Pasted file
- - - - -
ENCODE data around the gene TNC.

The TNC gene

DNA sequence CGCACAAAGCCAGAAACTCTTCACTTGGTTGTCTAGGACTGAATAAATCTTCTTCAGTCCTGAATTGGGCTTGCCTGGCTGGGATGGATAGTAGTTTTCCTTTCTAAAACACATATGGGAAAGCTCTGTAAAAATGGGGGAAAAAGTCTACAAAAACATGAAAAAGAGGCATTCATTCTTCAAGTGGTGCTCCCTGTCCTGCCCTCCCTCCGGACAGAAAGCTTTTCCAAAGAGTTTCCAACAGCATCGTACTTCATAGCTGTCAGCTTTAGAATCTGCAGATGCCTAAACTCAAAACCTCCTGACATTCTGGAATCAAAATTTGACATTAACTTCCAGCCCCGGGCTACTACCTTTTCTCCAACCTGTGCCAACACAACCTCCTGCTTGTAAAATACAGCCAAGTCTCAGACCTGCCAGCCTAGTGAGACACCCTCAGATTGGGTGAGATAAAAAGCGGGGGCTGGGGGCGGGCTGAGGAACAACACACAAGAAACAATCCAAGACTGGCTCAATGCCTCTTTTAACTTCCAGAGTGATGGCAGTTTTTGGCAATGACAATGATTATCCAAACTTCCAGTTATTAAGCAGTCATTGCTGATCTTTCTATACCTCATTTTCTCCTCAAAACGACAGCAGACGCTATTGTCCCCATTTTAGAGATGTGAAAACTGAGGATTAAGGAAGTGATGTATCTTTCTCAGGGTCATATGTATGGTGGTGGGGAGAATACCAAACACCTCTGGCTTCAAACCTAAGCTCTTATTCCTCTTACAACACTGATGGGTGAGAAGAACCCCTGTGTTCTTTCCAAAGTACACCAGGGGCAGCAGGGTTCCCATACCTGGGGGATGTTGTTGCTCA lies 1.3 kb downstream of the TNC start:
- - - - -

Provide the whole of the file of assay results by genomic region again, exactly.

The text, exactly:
ENCODE data around the gene TNC.

The TNC gene

DNA sequence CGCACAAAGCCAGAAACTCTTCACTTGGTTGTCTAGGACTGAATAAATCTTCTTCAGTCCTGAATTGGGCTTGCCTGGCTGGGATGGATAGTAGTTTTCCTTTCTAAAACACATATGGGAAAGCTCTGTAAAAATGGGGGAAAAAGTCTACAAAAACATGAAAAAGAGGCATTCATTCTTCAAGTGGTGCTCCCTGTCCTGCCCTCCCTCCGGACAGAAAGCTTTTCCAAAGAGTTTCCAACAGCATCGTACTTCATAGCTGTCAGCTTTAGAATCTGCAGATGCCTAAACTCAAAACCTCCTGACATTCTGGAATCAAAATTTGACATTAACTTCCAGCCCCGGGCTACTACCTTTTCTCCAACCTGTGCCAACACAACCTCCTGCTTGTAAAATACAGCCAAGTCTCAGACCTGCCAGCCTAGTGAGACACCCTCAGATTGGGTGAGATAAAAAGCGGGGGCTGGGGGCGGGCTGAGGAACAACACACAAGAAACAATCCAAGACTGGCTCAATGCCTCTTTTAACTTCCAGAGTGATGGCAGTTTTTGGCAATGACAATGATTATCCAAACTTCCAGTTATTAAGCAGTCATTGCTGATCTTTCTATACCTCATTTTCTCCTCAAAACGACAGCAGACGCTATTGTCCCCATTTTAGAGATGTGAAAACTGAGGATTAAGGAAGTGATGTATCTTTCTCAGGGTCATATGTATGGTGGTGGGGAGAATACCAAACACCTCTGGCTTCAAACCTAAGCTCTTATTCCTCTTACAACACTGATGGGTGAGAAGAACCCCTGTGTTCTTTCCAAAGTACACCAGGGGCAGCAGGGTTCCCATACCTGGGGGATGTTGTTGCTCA lies 1.3 kb downstream of the TNC start: